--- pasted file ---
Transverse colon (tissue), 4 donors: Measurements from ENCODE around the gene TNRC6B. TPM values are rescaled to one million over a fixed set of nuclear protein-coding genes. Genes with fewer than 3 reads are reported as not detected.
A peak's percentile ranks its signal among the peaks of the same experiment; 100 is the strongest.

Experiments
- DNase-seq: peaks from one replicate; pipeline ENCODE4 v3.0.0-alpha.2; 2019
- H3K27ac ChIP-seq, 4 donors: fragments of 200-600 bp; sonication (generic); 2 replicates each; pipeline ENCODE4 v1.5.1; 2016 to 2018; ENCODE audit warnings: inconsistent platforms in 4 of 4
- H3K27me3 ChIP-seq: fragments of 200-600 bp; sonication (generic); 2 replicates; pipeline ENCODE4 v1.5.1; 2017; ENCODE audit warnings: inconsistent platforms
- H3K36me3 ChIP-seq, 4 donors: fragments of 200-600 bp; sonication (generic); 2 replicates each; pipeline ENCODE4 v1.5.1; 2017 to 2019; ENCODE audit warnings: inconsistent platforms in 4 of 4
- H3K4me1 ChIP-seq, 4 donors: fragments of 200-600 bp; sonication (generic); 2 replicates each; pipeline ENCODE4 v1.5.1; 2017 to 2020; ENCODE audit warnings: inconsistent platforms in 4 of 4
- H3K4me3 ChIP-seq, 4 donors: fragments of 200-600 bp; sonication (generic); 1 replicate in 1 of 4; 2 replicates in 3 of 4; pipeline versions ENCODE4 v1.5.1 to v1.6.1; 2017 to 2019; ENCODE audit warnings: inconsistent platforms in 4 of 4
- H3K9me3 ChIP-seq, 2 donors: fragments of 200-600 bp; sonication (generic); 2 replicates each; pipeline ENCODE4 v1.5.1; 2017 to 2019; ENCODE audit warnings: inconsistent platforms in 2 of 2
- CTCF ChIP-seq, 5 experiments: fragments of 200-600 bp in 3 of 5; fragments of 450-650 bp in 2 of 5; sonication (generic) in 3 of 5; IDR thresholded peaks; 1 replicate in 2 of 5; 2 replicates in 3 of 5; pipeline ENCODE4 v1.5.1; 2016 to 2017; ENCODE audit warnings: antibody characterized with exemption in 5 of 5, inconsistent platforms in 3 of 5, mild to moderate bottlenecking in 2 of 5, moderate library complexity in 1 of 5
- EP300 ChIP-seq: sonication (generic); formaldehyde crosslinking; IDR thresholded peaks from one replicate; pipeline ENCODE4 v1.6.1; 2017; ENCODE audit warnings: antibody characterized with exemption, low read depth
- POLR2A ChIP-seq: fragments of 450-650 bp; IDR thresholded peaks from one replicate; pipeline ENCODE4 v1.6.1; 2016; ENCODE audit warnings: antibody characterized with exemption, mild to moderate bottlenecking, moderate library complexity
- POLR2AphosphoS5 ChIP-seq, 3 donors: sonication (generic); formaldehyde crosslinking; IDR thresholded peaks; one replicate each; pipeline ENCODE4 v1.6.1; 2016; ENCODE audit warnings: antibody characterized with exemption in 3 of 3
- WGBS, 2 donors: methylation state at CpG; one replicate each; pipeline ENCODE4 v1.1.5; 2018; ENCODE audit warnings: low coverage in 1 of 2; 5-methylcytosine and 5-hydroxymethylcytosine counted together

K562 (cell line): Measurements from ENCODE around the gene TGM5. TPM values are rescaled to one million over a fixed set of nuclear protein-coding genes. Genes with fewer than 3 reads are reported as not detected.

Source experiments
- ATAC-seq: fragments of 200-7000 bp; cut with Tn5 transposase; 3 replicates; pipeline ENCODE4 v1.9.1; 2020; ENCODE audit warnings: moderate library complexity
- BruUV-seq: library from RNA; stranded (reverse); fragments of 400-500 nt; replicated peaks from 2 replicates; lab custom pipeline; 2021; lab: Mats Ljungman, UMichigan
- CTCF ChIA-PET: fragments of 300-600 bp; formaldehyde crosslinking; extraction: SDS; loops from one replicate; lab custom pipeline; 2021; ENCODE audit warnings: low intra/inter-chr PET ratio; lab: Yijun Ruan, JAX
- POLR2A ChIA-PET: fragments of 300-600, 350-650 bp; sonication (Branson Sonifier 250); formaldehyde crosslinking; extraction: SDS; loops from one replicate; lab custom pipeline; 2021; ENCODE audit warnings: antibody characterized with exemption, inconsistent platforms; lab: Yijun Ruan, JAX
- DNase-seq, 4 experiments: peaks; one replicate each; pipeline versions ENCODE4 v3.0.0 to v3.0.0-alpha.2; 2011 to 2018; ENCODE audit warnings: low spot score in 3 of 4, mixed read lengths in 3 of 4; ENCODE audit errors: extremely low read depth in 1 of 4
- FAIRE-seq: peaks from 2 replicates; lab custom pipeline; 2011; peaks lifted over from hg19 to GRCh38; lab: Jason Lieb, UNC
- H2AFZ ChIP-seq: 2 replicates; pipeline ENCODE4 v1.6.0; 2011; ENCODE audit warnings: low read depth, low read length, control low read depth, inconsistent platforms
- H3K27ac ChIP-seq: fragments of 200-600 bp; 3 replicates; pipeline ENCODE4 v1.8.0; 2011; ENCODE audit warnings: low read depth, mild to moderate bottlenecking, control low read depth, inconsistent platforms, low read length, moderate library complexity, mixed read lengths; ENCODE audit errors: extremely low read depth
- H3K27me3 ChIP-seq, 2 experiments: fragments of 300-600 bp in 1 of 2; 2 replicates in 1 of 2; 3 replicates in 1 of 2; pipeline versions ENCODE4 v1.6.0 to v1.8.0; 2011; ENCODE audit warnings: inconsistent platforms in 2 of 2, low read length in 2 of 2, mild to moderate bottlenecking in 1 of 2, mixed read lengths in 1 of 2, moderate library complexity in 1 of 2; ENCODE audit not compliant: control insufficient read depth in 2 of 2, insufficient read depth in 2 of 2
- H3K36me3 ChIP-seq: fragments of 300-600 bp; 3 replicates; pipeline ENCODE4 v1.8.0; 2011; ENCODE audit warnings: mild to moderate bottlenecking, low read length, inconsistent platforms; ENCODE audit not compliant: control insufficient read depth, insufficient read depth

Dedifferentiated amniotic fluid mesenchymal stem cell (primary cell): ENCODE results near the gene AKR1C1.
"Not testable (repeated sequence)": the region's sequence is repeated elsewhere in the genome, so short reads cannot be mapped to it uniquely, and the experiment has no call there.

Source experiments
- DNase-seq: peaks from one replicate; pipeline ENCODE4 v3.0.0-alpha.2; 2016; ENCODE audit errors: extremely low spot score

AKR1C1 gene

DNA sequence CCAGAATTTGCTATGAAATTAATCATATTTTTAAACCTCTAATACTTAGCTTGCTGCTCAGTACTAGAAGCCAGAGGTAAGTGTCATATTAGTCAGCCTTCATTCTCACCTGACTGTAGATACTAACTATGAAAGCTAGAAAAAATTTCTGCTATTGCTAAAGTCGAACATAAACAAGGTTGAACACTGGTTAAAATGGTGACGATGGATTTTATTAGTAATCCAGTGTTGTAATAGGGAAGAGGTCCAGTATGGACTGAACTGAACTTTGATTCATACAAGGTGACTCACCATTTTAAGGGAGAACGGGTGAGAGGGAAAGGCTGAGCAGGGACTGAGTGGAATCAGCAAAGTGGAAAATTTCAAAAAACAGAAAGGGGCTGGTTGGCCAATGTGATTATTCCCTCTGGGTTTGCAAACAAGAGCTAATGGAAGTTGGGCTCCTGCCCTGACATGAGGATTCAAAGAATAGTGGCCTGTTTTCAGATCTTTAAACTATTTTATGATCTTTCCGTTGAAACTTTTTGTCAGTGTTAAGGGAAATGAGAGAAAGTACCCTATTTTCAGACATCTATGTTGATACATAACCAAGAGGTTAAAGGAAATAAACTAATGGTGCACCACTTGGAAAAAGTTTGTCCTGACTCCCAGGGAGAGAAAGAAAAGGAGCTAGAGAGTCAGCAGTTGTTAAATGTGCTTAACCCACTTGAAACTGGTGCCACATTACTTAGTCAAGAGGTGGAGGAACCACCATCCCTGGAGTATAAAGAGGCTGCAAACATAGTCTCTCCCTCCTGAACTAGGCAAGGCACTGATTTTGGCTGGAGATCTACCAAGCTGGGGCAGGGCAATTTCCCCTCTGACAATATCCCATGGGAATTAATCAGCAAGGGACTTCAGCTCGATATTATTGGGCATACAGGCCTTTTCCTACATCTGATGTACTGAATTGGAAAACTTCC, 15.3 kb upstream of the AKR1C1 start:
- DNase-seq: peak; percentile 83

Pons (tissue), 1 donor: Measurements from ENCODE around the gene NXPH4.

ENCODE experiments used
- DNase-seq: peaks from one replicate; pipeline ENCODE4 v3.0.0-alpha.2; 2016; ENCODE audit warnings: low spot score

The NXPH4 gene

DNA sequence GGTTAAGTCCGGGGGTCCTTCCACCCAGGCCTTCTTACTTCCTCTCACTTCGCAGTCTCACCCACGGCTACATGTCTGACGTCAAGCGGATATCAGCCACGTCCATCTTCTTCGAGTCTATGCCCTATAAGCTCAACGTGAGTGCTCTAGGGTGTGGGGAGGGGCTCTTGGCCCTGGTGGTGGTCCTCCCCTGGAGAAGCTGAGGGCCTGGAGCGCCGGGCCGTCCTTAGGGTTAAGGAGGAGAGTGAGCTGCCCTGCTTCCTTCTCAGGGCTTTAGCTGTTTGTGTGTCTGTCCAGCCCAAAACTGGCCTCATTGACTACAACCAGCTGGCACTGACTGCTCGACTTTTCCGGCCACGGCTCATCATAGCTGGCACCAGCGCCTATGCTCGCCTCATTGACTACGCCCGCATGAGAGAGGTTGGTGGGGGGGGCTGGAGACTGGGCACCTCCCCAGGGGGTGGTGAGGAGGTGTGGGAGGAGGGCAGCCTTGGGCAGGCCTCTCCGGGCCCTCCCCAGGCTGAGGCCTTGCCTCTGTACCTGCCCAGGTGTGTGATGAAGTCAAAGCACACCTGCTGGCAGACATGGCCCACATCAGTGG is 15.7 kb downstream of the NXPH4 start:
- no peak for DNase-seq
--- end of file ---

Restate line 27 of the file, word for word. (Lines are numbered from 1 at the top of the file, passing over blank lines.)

- H3K36me3 ChIP-seq: fragments of 300-600 bp; 3 replicates; pipeline ENCODE4 v1.8.0; 2011; ENCODE audit warnings: mild to moderate bottlenecking, low read length, inconsistent platforms; ENCODE audit not compliant: control insufficient read depth, insufficient read depth